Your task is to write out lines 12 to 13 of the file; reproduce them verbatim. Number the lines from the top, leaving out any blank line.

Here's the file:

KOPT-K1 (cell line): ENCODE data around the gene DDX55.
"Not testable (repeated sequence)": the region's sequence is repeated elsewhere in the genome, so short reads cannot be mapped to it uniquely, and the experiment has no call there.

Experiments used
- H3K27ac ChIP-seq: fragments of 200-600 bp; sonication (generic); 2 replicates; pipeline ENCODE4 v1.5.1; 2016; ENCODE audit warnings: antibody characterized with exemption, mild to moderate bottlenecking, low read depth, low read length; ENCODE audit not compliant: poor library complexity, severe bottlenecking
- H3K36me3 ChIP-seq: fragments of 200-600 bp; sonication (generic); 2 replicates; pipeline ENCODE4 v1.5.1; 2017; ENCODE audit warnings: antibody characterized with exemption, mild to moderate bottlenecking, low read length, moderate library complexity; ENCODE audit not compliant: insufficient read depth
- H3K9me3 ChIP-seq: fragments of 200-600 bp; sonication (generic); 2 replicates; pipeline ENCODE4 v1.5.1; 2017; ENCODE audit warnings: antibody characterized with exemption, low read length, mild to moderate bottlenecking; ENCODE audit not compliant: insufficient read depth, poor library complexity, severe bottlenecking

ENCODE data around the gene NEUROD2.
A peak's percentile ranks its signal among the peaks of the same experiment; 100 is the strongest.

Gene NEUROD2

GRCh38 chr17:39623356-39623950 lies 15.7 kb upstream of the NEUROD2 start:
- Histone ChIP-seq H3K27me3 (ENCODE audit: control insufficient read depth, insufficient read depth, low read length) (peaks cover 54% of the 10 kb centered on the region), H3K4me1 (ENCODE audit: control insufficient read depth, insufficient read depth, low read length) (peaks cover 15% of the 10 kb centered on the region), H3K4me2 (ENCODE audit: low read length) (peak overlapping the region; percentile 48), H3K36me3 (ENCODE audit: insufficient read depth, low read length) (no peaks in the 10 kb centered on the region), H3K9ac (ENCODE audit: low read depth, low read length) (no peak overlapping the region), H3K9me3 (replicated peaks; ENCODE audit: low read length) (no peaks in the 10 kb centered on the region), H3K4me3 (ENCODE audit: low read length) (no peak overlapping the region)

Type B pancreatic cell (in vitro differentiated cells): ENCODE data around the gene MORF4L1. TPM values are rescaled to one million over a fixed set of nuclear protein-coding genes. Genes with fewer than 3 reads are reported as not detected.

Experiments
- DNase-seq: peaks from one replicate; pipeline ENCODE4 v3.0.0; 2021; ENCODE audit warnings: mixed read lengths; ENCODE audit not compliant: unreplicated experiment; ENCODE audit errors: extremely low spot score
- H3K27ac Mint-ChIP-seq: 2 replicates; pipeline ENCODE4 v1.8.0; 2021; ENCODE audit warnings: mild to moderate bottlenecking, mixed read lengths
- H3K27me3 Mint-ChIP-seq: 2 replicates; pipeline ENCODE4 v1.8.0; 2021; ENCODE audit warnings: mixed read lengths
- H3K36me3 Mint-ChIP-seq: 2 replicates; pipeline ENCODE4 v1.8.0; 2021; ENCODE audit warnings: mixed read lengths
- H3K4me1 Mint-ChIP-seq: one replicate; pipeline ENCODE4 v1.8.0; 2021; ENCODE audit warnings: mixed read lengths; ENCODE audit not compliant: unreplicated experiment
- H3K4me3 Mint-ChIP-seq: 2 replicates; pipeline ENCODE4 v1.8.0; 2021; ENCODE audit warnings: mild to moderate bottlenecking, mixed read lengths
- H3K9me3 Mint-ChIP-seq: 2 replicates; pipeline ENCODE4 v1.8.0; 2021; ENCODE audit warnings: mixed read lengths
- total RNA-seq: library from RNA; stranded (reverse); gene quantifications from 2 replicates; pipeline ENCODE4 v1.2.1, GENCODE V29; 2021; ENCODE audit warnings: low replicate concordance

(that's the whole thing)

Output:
Type B pancreatic cell (in vitro differentiated cells): ENCODE data around the gene MORF4L1. TPM values are rescaled to one million over a fixed set of nuclear protein-coding genes. Genes with fewer than 3 reads are reported as not detected.

Experiments